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US report: Judicial independence 'generally respected' but threats remain

Kristine Joy Patag - Philstar.com
US report: Judicial independence 'generally respected' but threats remain
This undated photo shows a man in handcuffs.
The STAR / Krizjohn Rosales, file

MANILA, Philippines — A report from the US State Department flagged “significant problems” in the past year that affected the independence of the Judiciary, including the continued threats to the legal profession and slow trial proceedings.

The US State Department 2020 Country Reports on Human Rights Practices in the Philippines noted that the law provides for an independent judiciary. But while the government "generally respected judicial independence, pressure, threats and intimidation directed at the judiciary from various sources were reported by [non-governmental organizations] during the year,” it said.

The report noted that as of July last year, six lawyers had been killed.

The number of slain lawyers only increased in the latter part of 2020. The latest tally from the Free Legal Assistance Group showed 61 lawyers have been killed since June 2016, the start of President Rodrigo Duterte’s administration.

READ: The road to rare SC statement on attacks on lawyers: Threats, killings, and pleas to courts

The report has also flagged corruption in the justice system through nepotism and sometimes bribery contributed to “relative impunity for wealthy or influential offenders.”

“These factors contributed to widespread skepticism that the criminal justice system delivered due process and equal justice,” the report added.

Groups had criticized the government for its inconsistent application of the law during the pandemic, especially in cases of quarantine violators, thousands of whom were arrested and fined.

Justice Secretary Menardo Guevarra said in response that “known personalities” were prosecuted too.

The complaint against Sen. Aquilino "Koko" Pimentel III however was ultimately junked by the prosecution. Following the clearance of the senator on his protocol breach, Guevarra said: “I would like to assure the people that the DOJ is committed to administer our criminal justice system as fairly and equitably as possible.”

SPECIAL REPORT: Driven by hunger, urban poor go out for rumored relief drive but are haled into court instead

Vacancies and delayed trials

The Philippine Constitution provides for the right to a speedy, impartial and public trial, but the report said that while trials were generally public, these were delayed and questions on impartiality hound the judicial process.

Trial hearings are conducted months apart, considering the availability of court and witnesses, and this also further contributed to delays, the report said. Insufficient number of personnel also compounded slow trial process.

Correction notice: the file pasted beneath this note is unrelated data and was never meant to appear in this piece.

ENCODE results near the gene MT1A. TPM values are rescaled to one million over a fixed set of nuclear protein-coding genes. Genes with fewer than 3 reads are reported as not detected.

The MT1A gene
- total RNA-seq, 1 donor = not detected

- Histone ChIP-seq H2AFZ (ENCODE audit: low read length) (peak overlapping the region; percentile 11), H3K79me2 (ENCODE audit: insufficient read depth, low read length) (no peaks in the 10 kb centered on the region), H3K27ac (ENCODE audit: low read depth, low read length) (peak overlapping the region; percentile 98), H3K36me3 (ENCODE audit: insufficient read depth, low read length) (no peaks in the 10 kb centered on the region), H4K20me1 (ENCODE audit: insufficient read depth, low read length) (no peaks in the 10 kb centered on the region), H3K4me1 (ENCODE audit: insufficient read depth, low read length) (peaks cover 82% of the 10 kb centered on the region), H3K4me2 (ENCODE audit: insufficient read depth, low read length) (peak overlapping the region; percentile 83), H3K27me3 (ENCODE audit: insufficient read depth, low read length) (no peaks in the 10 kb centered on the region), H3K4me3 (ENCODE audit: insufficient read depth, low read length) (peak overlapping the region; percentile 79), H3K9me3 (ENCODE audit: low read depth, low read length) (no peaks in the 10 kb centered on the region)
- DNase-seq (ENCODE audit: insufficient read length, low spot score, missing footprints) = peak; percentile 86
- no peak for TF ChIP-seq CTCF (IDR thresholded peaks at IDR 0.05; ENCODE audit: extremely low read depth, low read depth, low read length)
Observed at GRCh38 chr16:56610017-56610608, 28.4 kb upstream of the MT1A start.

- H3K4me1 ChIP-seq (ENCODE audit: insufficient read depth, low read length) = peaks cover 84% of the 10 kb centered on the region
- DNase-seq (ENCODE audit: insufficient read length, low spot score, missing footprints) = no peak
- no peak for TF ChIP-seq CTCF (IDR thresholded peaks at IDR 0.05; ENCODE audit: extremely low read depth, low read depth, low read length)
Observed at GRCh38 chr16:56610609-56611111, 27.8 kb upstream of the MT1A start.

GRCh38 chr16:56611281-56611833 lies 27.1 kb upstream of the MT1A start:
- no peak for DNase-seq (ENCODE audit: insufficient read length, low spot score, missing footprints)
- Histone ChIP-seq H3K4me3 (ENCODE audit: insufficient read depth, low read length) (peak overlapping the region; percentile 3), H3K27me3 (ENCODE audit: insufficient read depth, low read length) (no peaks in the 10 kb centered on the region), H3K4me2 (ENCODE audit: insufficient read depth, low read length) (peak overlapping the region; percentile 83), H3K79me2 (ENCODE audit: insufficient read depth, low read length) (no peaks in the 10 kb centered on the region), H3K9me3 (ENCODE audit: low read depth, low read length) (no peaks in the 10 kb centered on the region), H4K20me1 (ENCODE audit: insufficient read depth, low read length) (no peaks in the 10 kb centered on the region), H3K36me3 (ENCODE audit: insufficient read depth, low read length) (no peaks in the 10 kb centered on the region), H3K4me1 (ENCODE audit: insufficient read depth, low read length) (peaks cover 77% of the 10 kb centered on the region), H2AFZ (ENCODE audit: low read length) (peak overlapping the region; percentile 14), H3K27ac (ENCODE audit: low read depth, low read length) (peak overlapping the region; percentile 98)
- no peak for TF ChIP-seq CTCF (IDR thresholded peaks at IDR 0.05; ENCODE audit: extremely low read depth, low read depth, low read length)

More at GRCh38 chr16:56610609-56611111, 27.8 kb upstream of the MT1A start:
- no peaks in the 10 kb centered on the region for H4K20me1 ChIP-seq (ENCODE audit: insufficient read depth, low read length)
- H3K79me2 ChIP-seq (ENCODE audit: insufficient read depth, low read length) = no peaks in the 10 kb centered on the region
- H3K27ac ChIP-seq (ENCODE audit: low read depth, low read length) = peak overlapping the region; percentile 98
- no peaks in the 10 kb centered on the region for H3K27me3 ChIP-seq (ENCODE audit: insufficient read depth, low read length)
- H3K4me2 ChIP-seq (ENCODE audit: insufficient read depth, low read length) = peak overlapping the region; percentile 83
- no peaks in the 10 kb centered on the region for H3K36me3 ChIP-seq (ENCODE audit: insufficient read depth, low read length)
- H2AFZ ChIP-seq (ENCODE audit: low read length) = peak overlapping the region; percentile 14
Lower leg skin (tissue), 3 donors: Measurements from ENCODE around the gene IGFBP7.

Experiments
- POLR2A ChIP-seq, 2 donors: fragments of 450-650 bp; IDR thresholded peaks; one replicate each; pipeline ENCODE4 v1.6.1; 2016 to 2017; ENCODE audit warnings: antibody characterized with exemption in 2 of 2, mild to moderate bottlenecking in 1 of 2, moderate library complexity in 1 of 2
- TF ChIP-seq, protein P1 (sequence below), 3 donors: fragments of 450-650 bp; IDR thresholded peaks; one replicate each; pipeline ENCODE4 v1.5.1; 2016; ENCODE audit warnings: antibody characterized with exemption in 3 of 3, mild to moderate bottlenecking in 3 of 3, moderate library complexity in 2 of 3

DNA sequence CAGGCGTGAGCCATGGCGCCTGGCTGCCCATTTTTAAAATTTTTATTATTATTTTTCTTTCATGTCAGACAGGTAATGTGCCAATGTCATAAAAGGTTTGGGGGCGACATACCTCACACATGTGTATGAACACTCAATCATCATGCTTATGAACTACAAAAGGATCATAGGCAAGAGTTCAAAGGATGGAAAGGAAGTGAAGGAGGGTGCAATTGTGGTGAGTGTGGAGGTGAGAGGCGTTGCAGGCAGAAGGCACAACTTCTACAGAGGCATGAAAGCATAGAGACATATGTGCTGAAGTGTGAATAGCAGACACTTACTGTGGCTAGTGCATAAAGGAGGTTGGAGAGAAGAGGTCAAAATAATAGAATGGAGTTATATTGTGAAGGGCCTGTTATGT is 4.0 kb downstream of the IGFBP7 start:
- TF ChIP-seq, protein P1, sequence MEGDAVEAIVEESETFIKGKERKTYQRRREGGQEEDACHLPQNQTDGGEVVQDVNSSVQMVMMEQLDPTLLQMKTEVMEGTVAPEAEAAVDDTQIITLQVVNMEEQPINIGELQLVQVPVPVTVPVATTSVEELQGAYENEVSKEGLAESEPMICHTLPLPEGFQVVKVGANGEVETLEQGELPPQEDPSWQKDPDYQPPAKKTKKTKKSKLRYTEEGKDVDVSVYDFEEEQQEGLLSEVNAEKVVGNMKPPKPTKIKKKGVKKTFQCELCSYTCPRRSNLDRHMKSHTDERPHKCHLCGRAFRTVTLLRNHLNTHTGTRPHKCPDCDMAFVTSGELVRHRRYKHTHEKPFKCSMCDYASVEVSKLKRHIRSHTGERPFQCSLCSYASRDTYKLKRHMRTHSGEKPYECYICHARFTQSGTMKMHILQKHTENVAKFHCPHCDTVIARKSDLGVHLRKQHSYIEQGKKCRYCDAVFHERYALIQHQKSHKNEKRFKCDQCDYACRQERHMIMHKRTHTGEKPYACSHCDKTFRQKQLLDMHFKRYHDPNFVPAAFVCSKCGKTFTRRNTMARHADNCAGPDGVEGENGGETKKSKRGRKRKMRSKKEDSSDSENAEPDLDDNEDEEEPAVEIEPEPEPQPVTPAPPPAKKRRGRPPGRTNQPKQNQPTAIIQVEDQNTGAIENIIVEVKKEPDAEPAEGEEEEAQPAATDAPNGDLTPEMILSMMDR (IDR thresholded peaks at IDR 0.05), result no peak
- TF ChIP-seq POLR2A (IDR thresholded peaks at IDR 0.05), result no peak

"There was a widely recognized need for more prosecutors, judges, and courtrooms. As of June 30, approximately one-third of authorized bench positions (563 positions) were unfilled," it said.

Vacancies at Shariah courts are particularly difficult to fill, as applicants must be members both of the Integrated Bar and Shariah Bar. Training for them for Shariah prosecutors is also “brief and considered inadequate,” it added.

The government generally implemented requirements in trial such as informing the defendant of charges against them, be given counsel, and assured of rights to confront witnesses and present evidence in their favor, and appeal convictions, “except the right to a speedy trial.”

It noted that the law provides that cases should be resolved within three months to two years, “government officials estimated it took an average of five to six years to obtain a decision.”

The report noted that courts may appoint any lawyer in court to provide counsel to the accused during pre-trial hearings. Poverty however often hindered an accused to access to effective legal counsel.

The Public Attorney’s Office, which provides legal assistance to indigent litigants and underprivileged members of society, has limited resources to fulfill its mandate, it added.

“Sentencing decisions were not always consistent with legal guidelines, and judicial decisions sometimes appeared arbitrary,” it also said.

The report however noted that the SC “continued efforts to provide speedier trials, reduce judicial malfeasance, increase judicial branch efficiency, and raise public confidence in the judiciary.”

Recently retired Chief Justice Diosdado Peralta, who led the Judiciary in 2020, said the SC approved 18 procedural rules and guidelines to improve the administration of justice and address court congestion.

In the face of mounting pressure from concerned groups and the legal profession, the SC also issued a strongly worded statement on March 23 — on the occasion of Peralta’s last full court session — and condemned the continued attacks on the legal profession.

DEPARTMENT OF JUSTICE

SUPREME COURT

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